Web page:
Soon to be Newbie

First, I really appreciate this website.  My world feels rocked.

I will have a dual chamber PM or a biventricular PM installed in early June.  I am a 53 year old avid runner and triathlete and thank goodness the doctors in Cleveland finally figured out what was going on:  LBBB and AV node block.  Anyone out there with this issue?

Doctors say it will probably take some time to "dial me in" because my issues occur at higher bpm.  I know I will never be back to 100% God-given conduction, but at least I won't have restrictions.  Thanks in advance!



by AgentX86 - 2022-04-02 23:12:44

I'm not sure about block + LBBB.  Heart block (A/V block) stops it all.  Given that, what does LBBB add to the mix?  Maybe they present themselves at adifferent HR?

Anyway, I'd guess that more than half of the members here have heart block. It's very common. A CRT (biventricular) pacemaker is unusual in this case, at least out of the gate.  Dual chamber, certainly. 

The pacemaker's job, in the case of HB, is to essentially short circuit the A/V node.  The RA lead senses the start of the heartbeat, then it waits some time and starts the right ventricle's contraction. The left ventricle comes along for the ride.

The purpose of the CRT pacemaker is to better synchronize the RA and LA if it becomes a problem.


by Theknotguy - 2022-04-03 16:46:17

I don't have your issue.  I was active with afib.  Then got heart block.  Passed out on the trail.  When they got to me my heart rate was 20.  EMT's did CPR. Broken ribs, chest tube, six day coma.  Took me two years to get back to "normal".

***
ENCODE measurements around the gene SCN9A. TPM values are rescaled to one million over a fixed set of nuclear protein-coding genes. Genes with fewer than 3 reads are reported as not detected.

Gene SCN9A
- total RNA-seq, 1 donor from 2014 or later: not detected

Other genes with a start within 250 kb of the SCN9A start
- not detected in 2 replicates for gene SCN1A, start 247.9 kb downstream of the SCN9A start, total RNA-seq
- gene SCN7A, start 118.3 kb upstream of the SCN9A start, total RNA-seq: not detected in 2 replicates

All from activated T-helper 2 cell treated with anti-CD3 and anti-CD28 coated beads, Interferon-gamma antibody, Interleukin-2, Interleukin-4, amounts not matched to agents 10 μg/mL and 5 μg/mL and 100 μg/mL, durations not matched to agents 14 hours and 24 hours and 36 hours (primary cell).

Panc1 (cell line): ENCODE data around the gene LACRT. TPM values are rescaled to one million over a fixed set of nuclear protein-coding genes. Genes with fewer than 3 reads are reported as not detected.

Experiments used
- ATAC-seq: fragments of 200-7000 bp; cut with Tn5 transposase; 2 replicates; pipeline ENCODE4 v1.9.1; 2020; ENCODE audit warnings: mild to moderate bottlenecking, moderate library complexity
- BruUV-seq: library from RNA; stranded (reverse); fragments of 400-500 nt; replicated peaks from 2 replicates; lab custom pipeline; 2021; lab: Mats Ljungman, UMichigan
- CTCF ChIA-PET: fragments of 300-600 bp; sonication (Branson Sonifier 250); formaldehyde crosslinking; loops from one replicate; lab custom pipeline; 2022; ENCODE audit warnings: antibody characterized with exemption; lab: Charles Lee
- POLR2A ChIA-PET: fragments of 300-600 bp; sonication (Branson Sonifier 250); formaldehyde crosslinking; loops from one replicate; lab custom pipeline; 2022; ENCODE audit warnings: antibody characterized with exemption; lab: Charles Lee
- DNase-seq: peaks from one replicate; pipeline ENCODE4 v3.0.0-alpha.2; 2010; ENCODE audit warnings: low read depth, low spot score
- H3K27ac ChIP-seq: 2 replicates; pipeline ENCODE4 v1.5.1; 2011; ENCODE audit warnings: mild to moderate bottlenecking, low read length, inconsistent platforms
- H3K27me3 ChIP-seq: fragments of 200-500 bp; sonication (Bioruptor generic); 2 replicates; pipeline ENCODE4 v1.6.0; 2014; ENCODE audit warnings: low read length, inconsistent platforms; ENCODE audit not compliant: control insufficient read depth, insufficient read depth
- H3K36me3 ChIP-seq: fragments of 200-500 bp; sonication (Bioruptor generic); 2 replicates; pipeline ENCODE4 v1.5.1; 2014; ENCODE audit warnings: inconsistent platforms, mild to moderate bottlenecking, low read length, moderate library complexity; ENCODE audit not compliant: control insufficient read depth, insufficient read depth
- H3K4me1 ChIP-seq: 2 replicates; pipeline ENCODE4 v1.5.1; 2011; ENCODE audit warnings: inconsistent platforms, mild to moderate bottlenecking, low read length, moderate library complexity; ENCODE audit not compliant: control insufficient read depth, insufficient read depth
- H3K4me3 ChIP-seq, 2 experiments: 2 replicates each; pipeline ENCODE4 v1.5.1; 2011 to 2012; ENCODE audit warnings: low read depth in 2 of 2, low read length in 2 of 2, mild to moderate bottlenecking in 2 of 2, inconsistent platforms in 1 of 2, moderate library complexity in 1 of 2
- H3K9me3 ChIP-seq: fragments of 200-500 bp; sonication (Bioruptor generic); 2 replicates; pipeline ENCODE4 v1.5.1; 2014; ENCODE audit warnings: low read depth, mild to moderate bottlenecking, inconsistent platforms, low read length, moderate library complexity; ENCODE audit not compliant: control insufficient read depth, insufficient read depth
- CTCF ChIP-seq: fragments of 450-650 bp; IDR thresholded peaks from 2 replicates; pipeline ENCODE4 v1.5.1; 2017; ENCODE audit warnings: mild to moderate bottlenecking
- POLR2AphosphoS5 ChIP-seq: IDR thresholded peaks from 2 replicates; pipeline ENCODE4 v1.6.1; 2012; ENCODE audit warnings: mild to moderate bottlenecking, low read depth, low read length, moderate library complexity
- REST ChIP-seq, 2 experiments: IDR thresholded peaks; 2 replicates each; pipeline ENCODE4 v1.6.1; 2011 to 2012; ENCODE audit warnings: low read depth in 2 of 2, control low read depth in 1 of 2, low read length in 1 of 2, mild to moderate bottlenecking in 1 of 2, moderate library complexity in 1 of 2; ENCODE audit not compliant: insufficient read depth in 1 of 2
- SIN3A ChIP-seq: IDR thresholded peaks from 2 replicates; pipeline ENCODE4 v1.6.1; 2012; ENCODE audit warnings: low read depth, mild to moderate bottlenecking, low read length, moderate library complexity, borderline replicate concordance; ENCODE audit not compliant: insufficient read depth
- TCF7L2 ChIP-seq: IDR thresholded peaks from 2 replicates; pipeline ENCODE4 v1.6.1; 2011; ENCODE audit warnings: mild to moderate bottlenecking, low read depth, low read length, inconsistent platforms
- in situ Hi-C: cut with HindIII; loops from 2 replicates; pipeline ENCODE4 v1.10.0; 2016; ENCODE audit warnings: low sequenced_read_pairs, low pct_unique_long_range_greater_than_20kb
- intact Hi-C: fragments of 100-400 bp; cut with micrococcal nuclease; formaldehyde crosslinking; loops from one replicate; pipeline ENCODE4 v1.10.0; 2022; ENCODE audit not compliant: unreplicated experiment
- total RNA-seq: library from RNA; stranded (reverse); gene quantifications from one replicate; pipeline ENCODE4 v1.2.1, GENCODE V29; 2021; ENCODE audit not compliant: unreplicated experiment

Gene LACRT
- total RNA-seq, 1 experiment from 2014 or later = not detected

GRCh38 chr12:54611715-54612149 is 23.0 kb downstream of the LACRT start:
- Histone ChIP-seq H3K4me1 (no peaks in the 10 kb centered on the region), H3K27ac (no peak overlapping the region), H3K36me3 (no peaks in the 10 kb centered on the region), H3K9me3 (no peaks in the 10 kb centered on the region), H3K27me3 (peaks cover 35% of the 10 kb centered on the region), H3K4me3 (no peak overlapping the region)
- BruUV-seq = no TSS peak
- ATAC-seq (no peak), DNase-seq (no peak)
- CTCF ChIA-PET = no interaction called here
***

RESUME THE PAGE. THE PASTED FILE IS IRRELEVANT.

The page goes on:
Point being, when I got back to "normal" I was able to do everything I did before plus a few other things because I now  had a good heart rate.  Amazing what the body can do with a good blood supply, a good heart beat, and oxygen. So I wouldn't automatically count yourself out just because you have the issues and need a pacer.  The advantage you have is that you are active going in before you get the pacemaker.  

It may take them a while to "dial you in", but you should be able to be active while they're doing that.  First time around it's harder because you have to adjust to having the leads plus the pacer.  Second time is easier because everything is there.  But, just the same, you should be able to return to your previous lifestyle.  Maybe not at the same level as before but you can still do stuff.  

Two final things, (1), I was six years out, started doing some new stuff and my pacer couldn't keep up.  Did some tests with my EP and they determined my pacer rate settings weren't keeping up with me.  Brought in a mfg. rep and they did some changes.  With the new rate response settings my pacer was able to keep up with me.

(2) After you get your pacer, if you aren't getting answers from your doctor, your pacemaker website, or anyone else, stop in at your local hospital and see if you can talk to one of your pacemaker reps.  Those are the people who go in the OR and make sure the pacemaker is set correctly prior to implantation.  They are a wealth of information and can sometimes give you some really good insights.  They can't answer specific questions about you but can answer textbook questions.  

Hope your implant goes well and your adjustment to your pacemaker goes well too.


by Julros - 2022-04-04 17:48:22

I was unaware that CRT could treat LBBB, but that makes sense because it would correct for the delay in electrical signal between the right and left side of the heart. Hopefully, your doctors have discovered why you have a LBBB. 

Wishing the best and hope your pacemaker improves your quality of life. 

Soon to be Newbie

by MartyR - 2022-04-05 00:12:37

Thank you all very much for the insights and encouragement!!

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